07/12/2016 11:36 GMT | Updated 08/12/2017 05:12 GMT

How To Do Christmas When Your World Has Ended

Janneke Heeres via Getty Images

Christmas season has officially begun, marked by festive sandwiches and your perpetually hungover colleagues chugging down Beroccas.

Some people say they hate Christmas, and what they mean is they don't like the commercial nature of it or the present-buying. Or maybe they just really hate tinsel.

Either way, that's not what I'm referring to. I'm talking about world-ending life events that have utterly obliterated any sense of normality you once knew. For some, this means divorce, serious illness. For others - like me - this means bereavement.

Whatever the event is, it's characterised by several things.

One, the person you were before the event no longer exists. Two, anniversaries, birthdays and events can be an unbelievably sad reminder that your life is not, and never will be, the same. Three, when you try to pretend like everything is normal, it makes you feel more alone in your circle of family and friends than you ever thought possible.

Last year, when my husband Rob died, I sacked off Christmas. I didn't buy any presents, I didn't give a fuck about the John Lewis advert and I left the country to spend it in India.

And people, I loved Christmas. The lights in Oxford Circus. Pigs in blankets, mulled wine, all the cheesy jingles Spotify can muster into a playlist.

It was a time when we spent it as a family with my sister and parents, and Rob would cook Christmas day dinner. We'd fight over Strictly and Doctor Who. Our dog Daisy would clamber over all the presents believing them to be hers.

I couldn't imagine celebrating it again without feeling overwhelmed by the absence of him.

But this year, we've decided to spend it again as a family. Mainly due to the fact that my niece Leela is finally old enough to know what Christmas is, and that kid loves presents wrapping paper.

At first, I was dreading it. I didn't want to be pressured into feeling jolly. I didn't know how to navigate it without seeming like I was spoiling the fun for everyone.

As it hasn't happened yet, I still don't know if I'll have a massive meltdown and kick over the tree. But something has happened in the last week, and I'm slowly but surely starting to hope that things may not be so terrible.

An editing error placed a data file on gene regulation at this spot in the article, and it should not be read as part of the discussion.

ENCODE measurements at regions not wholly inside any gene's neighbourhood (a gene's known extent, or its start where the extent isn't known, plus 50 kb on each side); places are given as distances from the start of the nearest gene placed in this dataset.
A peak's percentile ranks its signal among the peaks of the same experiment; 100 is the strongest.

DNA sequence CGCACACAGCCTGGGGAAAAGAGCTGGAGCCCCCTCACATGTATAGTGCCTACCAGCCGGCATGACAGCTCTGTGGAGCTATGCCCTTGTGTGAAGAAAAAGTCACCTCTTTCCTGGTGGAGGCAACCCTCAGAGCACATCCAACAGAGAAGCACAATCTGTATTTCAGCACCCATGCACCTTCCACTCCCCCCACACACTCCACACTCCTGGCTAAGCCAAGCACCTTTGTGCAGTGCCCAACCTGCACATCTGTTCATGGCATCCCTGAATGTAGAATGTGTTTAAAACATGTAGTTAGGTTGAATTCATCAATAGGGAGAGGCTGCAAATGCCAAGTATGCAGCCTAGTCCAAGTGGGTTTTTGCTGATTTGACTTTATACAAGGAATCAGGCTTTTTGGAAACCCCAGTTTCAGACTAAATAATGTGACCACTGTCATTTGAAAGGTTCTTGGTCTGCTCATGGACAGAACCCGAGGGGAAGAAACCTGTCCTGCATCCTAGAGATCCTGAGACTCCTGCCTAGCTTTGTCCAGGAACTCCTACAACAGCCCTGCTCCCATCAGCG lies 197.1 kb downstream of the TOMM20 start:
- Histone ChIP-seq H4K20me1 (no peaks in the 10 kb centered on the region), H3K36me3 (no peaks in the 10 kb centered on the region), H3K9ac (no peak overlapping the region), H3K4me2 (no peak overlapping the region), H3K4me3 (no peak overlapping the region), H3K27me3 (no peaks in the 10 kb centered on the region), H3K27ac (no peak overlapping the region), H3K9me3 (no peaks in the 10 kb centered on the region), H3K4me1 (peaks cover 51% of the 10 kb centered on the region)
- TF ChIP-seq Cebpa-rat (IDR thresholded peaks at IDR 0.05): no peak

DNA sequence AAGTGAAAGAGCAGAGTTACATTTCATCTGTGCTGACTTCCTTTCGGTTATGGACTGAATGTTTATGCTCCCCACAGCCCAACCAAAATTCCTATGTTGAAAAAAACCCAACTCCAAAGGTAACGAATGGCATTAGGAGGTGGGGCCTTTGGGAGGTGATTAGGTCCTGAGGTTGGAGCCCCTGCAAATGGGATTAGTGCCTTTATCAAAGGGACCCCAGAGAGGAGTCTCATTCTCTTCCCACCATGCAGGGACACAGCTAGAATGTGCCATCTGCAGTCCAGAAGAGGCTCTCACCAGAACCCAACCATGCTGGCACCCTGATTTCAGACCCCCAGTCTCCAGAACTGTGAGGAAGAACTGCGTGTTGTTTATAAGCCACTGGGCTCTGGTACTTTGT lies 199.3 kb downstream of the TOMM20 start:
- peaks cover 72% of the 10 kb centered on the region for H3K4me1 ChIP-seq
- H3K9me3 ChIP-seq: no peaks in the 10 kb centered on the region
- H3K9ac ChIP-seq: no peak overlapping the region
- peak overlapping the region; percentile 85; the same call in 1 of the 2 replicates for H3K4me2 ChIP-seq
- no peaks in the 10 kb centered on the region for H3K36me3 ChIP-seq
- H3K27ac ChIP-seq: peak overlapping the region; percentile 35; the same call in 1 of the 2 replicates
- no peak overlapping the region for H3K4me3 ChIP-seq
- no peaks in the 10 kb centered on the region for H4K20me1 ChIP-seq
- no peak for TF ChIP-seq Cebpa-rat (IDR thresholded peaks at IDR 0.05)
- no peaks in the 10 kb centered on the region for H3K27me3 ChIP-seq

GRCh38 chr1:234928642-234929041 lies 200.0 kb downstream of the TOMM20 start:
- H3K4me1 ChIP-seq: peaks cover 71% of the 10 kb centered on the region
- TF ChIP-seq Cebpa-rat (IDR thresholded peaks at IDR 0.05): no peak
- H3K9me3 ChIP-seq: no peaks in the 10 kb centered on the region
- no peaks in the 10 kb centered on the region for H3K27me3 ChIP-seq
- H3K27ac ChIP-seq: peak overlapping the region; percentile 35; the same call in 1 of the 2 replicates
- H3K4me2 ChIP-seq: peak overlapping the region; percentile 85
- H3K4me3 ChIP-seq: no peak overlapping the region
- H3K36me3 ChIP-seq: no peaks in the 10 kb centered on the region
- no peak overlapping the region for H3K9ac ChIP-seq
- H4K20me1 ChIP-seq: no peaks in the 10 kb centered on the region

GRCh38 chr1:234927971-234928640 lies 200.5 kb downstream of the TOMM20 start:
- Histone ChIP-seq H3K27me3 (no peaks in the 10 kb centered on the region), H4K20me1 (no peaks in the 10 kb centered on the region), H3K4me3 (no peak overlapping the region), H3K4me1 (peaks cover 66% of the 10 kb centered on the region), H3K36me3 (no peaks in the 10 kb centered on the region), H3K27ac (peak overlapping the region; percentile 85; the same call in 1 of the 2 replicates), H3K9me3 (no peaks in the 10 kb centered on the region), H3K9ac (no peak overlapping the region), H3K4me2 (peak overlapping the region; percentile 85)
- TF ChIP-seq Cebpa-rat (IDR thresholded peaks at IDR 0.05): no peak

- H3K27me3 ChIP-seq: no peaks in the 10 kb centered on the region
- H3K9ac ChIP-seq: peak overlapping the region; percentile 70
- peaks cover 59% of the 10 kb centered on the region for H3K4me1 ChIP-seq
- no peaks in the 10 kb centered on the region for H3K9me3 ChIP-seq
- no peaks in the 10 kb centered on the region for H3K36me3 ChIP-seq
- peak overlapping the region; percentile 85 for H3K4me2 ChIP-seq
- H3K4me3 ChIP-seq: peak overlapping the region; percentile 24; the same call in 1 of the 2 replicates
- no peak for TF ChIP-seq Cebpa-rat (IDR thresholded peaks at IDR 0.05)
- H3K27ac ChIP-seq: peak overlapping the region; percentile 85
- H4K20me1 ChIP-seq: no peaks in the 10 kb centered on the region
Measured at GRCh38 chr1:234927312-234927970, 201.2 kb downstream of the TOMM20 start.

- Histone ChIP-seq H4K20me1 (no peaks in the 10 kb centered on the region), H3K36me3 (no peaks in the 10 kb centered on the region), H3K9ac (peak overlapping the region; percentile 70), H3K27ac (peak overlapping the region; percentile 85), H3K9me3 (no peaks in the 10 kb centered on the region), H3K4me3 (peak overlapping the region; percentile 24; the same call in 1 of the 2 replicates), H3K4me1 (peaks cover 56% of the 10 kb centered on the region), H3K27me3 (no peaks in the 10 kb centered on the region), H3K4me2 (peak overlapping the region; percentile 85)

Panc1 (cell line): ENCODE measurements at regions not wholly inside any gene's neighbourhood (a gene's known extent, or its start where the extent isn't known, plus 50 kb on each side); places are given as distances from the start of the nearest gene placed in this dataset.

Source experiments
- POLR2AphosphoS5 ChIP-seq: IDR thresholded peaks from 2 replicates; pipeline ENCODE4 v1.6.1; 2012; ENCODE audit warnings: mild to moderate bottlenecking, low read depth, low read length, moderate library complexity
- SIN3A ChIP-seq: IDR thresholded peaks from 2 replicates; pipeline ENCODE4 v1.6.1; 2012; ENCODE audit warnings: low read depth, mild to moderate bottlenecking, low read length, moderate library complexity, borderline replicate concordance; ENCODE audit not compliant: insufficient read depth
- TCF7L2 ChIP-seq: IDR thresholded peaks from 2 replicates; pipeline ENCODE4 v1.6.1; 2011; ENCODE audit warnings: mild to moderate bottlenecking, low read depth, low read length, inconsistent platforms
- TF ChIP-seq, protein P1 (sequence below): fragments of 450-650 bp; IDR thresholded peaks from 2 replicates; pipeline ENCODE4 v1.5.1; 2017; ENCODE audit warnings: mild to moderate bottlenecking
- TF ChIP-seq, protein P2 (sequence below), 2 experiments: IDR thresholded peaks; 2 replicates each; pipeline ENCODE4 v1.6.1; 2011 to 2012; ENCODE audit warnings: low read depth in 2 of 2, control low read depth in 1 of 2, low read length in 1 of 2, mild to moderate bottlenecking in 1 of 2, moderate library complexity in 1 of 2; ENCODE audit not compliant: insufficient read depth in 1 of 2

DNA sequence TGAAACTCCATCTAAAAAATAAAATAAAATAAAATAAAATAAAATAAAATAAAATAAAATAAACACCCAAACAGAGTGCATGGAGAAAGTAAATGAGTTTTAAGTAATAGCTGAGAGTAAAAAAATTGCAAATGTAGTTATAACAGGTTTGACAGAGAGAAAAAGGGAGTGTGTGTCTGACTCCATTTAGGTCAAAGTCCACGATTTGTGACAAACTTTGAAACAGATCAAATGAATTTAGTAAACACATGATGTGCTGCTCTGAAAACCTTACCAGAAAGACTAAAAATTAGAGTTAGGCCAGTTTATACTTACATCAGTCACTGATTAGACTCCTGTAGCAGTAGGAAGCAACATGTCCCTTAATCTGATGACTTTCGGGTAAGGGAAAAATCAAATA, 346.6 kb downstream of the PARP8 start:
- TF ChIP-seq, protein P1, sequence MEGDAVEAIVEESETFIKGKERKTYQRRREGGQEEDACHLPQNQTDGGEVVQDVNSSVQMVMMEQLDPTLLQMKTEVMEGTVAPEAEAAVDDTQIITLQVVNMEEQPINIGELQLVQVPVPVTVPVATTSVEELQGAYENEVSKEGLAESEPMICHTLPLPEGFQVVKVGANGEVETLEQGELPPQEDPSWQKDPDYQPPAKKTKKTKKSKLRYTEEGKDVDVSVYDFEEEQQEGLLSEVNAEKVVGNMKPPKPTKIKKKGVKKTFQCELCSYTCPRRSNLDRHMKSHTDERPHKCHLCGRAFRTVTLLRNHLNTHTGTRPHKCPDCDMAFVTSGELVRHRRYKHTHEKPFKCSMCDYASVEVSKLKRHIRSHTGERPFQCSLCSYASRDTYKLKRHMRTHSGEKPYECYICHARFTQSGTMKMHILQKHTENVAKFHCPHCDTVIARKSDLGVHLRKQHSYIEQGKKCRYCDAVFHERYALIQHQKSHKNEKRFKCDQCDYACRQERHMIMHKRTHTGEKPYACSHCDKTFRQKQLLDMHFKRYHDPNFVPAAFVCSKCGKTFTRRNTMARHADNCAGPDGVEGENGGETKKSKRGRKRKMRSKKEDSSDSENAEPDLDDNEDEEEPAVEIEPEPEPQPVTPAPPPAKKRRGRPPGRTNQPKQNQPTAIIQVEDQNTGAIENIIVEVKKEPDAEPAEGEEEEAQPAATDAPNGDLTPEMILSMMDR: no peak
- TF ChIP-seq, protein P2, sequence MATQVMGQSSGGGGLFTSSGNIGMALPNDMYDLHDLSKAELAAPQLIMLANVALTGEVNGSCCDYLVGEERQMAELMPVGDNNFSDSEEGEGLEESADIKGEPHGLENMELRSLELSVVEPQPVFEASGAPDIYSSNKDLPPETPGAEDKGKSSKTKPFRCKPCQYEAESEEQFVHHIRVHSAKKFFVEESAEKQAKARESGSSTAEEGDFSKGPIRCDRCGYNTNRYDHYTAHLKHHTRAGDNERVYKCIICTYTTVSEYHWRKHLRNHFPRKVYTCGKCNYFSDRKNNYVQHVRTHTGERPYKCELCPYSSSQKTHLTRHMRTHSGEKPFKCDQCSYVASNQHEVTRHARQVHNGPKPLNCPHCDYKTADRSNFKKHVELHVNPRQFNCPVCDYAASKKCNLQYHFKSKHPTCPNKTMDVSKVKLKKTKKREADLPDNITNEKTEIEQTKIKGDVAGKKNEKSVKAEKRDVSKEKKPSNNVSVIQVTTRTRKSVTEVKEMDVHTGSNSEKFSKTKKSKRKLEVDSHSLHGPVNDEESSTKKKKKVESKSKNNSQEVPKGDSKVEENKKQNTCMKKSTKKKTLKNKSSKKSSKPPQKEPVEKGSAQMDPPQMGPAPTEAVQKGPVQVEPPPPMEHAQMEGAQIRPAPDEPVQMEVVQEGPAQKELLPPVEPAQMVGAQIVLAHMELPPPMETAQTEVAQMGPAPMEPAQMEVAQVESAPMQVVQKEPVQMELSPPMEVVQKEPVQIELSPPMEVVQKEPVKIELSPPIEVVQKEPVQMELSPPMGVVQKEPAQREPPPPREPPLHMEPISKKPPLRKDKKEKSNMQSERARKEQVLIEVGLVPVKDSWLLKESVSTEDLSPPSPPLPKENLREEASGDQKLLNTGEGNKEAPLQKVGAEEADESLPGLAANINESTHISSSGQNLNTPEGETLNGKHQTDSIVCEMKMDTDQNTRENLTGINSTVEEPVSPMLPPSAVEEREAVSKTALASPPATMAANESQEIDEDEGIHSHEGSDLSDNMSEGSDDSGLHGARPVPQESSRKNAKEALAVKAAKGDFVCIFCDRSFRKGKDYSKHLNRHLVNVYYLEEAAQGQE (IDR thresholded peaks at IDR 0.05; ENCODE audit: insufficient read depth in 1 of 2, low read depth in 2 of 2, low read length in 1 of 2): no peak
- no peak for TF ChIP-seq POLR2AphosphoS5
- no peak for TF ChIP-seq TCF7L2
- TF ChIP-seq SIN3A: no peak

So here are five points on how I learned to make sure this time of year worked for me.

It's okay to cancel Christmas

We have a terrible phrase 'but it's Christmas' which press-gangs other people into doing things they don't really want to do. When you're going through a tough time, you aren't being a Grinch by cancelling Christmas, you're just not subjecting yourself to the pressures of keeping up appearances that everything is okay.

Also, in the grand scheme of things, cancelling one Christmas isn't going to have an irrevocable impact no matter how much your family moan about it. There's plenty of time for you to do random crap you don't want to, but this isn't it. My favourite alternative is to go somewhere hot, with a beach and cold beer.

In fact, Christmas can be what you want it to be

I'm not Christian, and many people I know who love the festive season aren't practicing Christians. So Christmas isn't actually about the birth of Christ for a lot of us, it's a concept. And you know what the best thing is about concepts? Things can change.

In the 70s, people ate deep fried avocado with Camembert as a tradition. They actually ate that shit! And now look - not an avocado to be seen in the Christmas culinary line-up.

Decide what you want to keep and what you don't

Although I grumbled at the 'can we do presents' request (mainly because I thought I'd miss Rob too much when it came to exchanging them), I'm glad I agreed. I like thinking about what to get other people and how happy it will make them. But I know I can't go anywhere near the Doctor Who Christmas special. And I don't want to play 'family' games.

Also a new addition: I've made sure that I have one day to myself where I can shut out the noise of the festive season.

Surround yourself with people who get it

This one is particularly for bereavements, but it's really important to have people around you who understand or respect what you're going through. Christmas Day was a particularly painful one as Rob cooked a lamb roast, so my sister said she was going to do her own version as a tribute to him. It turned something potentially sad into honour and remembrance.

It may be painful now, but it gets better (promise)

I'd avoided the glitz and lights of Oxford Circus for a while but I came across it accidentally when trying to find a way towards a bar. Suddenly I found myself in this beautiful avenue of the lights. The air was crisp and cold, the sky was lit in neon, and I realised that sadness evolves and changes. And despite myself, I fell back in love with Christmas.